Healthy vitamins for dogs in strawberries

In addition to the vitamins mentioned, strawberries also contain various nutrients that are quite healthy for dogs. They supply beta-carotene (provitamin A), which is necessary for sufficient pigmentation of the skin. Beta-carotene can also be used to combat dry, flaky areas.

In addition, there is vitamin E, which protects cells in the entire organism from undesirable reactions. It, therefore, counteracts aging and inflammation processes.

In addition, almost all B vitamins are found in strawberries. The tasks of the B vitamins are diverse and mainly relate to cell metabolism and structure. The transmission of messenger substances depends on the correct composition of individual cells so that in principle the entire nervous system is dependent on B vitamins to function properly.

“Dog-friendly” minerals from strawberries

The fact that strawberries contain about the same amount of calcium as phosphorus is beneficial for dogs because the calcium-phosphorus ratio should always be as balanced as possible.

Strawberries are also high in potassium. The electrolyte is needed to regulate blood pressure and the acid-base balance. Magnesium from the strawberry is very useful for muscle and nerve function.

Also, zinc strengthens the immune system and ensures strong hair growth.

Dietary fiber for healthy digestion in the dog’s stomach

Pectin and cellulose are the fiber that strawberries use to stimulate digestion and thus also metabolism. However, there is no risk of diarrhea, because pectin can bind water in the intestine and thus even counteract watery diarrhea.

Strawberry preparations such as jam, cake, or strawberry yogurt

Foods containing cooked strawberries aren’t quite as healthy as fresh strawberries because some of the nutrients are not heated stable. On the other hand, such products are free from tapeworm eggs.

So if you drop a piece of bread with strawberry jam, you don’t have to worry. Your dog can also tolerate a dollop of strawberry yogurt without any problems.

You should only give your dog tiny portions of strawberry products with sweeteners to snack on, as sweeteners can potentially be harmful to health. In any case, we are not yet aware of any research results on this.

However, you should always keep in mind that processed strawberry products often contain a lot of sugar. Therefore, please feed these products sparingly and give your dog as a rare treat at most. This is especially true for small breeds of dogs like Chihuahua, Dachshund, Terriers, Bulldogs, and so on.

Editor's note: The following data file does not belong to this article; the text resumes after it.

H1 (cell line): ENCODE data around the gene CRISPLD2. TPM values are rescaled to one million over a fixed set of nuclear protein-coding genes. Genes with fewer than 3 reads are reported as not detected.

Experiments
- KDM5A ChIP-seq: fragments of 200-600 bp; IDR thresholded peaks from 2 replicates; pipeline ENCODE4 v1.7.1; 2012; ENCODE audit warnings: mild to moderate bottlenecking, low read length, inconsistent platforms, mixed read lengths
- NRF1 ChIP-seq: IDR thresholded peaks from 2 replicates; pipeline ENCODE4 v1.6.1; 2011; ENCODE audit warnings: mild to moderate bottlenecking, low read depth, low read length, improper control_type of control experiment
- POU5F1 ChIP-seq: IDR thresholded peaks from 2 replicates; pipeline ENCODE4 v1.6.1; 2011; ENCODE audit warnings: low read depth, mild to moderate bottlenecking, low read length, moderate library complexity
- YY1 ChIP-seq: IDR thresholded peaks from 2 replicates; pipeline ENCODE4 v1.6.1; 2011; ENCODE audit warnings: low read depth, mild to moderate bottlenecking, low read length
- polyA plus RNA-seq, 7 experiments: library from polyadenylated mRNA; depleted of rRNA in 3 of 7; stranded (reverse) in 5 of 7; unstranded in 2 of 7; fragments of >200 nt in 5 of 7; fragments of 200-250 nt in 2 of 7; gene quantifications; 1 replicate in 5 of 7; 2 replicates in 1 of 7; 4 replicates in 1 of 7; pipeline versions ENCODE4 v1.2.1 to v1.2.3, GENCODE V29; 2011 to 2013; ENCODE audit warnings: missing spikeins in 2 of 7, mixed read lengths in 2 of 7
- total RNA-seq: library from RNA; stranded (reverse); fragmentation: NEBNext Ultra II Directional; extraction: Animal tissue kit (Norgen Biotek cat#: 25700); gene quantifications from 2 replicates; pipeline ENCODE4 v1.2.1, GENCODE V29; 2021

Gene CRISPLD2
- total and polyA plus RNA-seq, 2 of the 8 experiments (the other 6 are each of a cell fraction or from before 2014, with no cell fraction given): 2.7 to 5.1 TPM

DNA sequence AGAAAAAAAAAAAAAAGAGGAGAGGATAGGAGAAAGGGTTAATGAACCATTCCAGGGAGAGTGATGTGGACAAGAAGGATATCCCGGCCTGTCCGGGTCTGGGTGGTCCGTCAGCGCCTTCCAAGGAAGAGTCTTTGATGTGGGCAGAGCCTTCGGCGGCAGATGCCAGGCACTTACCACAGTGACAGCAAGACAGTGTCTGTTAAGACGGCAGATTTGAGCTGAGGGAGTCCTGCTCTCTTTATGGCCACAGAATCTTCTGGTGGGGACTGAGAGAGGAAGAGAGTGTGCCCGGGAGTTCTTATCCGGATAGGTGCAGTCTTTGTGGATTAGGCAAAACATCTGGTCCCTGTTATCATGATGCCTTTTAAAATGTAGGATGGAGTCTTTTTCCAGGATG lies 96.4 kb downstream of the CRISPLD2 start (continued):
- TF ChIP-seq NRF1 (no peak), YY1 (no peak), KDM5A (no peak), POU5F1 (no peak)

Can dogs also eat other berry fruits?

Dogs who like strawberries will rarely spurn other sweet berries as well. When it comes to raspberries, blackberries, blueberries, and lingonberries, they are generally very healthy for dogs.

However, like wild berries, they can all be contaminated with fox tapeworm eggs, which is why the following also applies here: never unwashed!

Grapes can cause fatal poisoning in dogs. Cherries should only be fed with reasonable care, as the kernels contain hydrocyanic acid. The lethal dose of cherry stones has not yet been determined exactly, but there is evidence that very small dogs could fatally poison themselves with the stones of about 5 cherries.

Dog food with strawberries

Dogs who love strawberries may also enjoy Terra Canis grain-free canned food that contains strawberries. The entire menu consists of duck with pumpkin, elderberries, and strawberries.

Conclusion: a clear yes to washed strawberries

Although strawberries are not a superfood for dogs, they are a useful, healthy dietary supplement. The nutrients it contains are in a good ratio to the calorific value and valuable dietary fibers promote digestion.

It is only important that you always wash all strawberries thoroughly because strawberries from conventional cultivation can bring pesticides and other contaminants on the surface instead of tapeworm eggs.